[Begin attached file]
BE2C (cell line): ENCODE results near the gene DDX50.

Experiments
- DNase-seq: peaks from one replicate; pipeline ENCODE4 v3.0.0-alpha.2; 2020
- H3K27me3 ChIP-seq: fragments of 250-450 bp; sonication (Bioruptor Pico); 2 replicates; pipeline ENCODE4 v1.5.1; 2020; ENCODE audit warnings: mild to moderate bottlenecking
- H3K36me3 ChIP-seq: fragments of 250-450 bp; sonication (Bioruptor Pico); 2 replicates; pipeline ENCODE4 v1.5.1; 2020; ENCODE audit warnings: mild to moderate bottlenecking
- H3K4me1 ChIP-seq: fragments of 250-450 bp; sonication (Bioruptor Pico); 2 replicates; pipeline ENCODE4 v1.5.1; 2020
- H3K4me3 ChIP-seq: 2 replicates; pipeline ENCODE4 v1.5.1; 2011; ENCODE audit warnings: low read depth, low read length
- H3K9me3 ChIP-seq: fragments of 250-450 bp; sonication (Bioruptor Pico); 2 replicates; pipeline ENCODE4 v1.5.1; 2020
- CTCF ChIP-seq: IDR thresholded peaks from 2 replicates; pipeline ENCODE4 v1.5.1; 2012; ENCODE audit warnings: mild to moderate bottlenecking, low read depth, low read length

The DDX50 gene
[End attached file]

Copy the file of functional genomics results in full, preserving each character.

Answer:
BE2C (cell line): ENCODE results near the gene DDX50.

Experiments
- DNase-seq: peaks from one replicate; pipeline ENCODE4 v3.0.0-alpha.2; 2020
- H3K27me3 ChIP-seq: fragments of 250-450 bp; sonication (Bioruptor Pico); 2 replicates; pipeline ENCODE4 v1.5.1; 2020; ENCODE audit warnings: mild to moderate bottlenecking
- H3K36me3 ChIP-seq: fragments of 250-450 bp; sonication (Bioruptor Pico); 2 replicates; pipeline ENCODE4 v1.5.1; 2020; ENCODE audit warnings: mild to moderate bottlenecking
- H3K4me1 ChIP-seq: fragments of 250-450 bp; sonication (Bioruptor Pico); 2 replicates; pipeline ENCODE4 v1.5.1; 2020
- H3K4me3 ChIP-seq: 2 replicates; pipeline ENCODE4 v1.5.1; 2011; ENCODE audit warnings: low read depth, low read length
- H3K9me3 ChIP-seq: fragments of 250-450 bp; sonication (Bioruptor Pico); 2 replicates; pipeline ENCODE4 v1.5.1; 2020
- CTCF ChIP-seq: IDR thresholded peaks from 2 replicates; pipeline ENCODE4 v1.5.1; 2012; ENCODE audit warnings: mild to moderate bottlenecking, low read depth, low read length

The DDX50 gene